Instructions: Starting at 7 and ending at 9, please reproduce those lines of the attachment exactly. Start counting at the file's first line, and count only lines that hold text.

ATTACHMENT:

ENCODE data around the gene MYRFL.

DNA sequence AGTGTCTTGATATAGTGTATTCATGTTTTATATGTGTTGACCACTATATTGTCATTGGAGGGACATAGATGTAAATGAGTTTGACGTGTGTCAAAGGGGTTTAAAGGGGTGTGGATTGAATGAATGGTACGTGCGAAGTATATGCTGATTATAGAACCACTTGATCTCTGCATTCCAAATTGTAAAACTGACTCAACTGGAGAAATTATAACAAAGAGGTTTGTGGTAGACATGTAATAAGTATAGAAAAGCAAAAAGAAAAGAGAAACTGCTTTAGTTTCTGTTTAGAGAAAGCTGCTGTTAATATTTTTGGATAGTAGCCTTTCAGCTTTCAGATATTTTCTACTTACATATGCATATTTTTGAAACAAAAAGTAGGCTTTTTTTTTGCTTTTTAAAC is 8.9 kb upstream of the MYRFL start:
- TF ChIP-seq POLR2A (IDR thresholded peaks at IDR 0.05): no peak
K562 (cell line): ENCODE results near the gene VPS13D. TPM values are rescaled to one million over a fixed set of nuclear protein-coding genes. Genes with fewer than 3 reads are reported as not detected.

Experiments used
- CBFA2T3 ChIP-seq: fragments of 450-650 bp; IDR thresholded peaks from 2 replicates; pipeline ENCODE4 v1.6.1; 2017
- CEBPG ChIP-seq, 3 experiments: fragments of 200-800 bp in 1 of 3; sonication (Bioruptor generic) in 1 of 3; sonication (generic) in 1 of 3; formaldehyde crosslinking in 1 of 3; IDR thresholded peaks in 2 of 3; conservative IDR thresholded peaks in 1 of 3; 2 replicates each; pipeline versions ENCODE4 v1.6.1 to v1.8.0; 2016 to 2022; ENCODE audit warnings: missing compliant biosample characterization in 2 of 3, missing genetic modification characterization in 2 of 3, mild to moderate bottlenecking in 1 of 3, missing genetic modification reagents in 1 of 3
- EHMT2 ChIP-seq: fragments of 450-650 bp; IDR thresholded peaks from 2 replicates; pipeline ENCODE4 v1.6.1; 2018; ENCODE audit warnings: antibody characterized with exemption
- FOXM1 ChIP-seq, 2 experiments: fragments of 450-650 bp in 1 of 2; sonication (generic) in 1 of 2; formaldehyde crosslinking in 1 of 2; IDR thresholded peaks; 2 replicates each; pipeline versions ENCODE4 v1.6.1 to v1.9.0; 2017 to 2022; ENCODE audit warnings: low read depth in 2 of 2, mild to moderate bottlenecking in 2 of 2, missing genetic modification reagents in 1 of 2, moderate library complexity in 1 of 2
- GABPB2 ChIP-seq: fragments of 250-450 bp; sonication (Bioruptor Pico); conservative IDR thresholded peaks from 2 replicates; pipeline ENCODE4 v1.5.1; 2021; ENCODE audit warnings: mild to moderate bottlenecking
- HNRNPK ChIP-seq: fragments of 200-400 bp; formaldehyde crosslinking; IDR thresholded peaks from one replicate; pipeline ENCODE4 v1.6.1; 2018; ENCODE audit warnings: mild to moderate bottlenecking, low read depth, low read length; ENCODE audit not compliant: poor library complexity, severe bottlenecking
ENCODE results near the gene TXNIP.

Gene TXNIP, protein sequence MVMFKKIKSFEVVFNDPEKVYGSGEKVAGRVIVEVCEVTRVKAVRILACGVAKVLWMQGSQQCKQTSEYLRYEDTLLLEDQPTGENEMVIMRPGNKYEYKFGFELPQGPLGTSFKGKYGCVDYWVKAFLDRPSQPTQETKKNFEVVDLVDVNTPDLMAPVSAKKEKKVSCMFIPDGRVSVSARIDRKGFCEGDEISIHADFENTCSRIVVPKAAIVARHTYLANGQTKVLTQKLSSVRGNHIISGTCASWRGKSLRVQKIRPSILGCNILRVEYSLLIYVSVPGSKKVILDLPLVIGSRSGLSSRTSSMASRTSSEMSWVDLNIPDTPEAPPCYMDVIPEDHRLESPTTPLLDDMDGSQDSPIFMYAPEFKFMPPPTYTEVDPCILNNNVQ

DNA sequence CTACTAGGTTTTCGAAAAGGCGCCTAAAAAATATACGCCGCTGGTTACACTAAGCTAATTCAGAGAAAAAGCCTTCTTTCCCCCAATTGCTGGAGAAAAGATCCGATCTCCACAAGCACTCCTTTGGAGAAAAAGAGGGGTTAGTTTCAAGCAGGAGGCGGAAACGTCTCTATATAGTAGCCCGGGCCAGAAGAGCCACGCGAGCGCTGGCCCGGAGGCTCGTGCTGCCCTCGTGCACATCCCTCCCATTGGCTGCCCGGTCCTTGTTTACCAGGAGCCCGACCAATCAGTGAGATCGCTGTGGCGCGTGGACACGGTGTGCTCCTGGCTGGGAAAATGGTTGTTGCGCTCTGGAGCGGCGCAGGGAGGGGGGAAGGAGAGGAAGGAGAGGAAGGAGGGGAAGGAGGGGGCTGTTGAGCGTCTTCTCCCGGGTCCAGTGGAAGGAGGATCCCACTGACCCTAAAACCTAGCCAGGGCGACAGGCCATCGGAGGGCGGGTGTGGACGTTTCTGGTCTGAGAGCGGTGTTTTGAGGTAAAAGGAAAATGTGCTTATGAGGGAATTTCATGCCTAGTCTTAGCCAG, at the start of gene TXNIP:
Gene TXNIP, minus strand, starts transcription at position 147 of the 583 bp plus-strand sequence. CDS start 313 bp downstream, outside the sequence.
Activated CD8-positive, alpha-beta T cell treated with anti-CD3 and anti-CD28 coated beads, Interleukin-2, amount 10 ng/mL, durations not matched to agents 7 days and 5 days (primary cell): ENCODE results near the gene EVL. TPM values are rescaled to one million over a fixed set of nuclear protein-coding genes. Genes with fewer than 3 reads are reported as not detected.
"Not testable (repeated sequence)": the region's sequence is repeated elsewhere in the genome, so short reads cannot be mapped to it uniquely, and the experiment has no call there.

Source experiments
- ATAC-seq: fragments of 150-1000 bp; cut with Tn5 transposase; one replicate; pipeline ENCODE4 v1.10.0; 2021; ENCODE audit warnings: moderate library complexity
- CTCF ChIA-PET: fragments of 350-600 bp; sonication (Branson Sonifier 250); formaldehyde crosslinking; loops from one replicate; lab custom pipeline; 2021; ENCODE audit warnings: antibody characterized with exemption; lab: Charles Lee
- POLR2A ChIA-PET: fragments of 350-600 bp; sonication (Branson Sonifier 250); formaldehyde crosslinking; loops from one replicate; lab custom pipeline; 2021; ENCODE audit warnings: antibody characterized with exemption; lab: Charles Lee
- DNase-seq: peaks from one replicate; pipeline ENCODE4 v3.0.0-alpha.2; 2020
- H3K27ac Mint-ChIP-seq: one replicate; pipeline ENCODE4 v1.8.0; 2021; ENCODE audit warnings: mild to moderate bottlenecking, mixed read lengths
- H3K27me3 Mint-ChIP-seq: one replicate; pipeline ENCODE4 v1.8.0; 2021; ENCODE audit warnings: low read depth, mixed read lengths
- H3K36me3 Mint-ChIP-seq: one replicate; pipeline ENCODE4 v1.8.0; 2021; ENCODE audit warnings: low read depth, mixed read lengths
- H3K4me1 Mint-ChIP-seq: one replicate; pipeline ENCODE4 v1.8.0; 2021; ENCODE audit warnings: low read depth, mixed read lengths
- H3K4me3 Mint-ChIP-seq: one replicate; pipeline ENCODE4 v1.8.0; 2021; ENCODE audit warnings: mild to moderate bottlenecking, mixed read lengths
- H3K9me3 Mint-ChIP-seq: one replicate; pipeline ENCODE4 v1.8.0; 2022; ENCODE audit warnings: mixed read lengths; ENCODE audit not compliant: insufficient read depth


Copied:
- CEBPG ChIP-seq, 3 experiments: fragments of 200-800 bp in 1 of 3; sonication (Bioruptor generic) in 1 of 3; sonication (generic) in 1 of 3; formaldehyde crosslinking in 1 of 3; IDR thresholded peaks in 2 of 3; conservative IDR thresholded peaks in 1 of 3; 2 replicates each; pipeline versions ENCODE4 v1.6.1 to v1.8.0; 2016 to 2022; ENCODE audit warnings: missing compliant biosample characterization in 2 of 3, missing genetic modification characterization in 2 of 3, mild to moderate bottlenecking in 1 of 3, missing genetic modification reagents in 1 of 3
- EHMT2 ChIP-seq: fragments of 450-650 bp; IDR thresholded peaks from 2 replicates; pipeline ENCODE4 v1.6.1; 2018; ENCODE audit warnings: antibody characterized with exemption
- FOXM1 ChIP-seq, 2 experiments: fragments of 450-650 bp in 1 of 2; sonication (generic) in 1 of 2; formaldehyde crosslinking in 1 of 2; IDR thresholded peaks; 2 replicates each; pipeline versions ENCODE4 v1.6.1 to v1.9.0; 2017 to 2022; ENCODE audit warnings: low read depth in 2 of 2, mild to moderate bottlenecking in 2 of 2, missing genetic modification reagents in 1 of 2, moderate library complexity in 1 of 2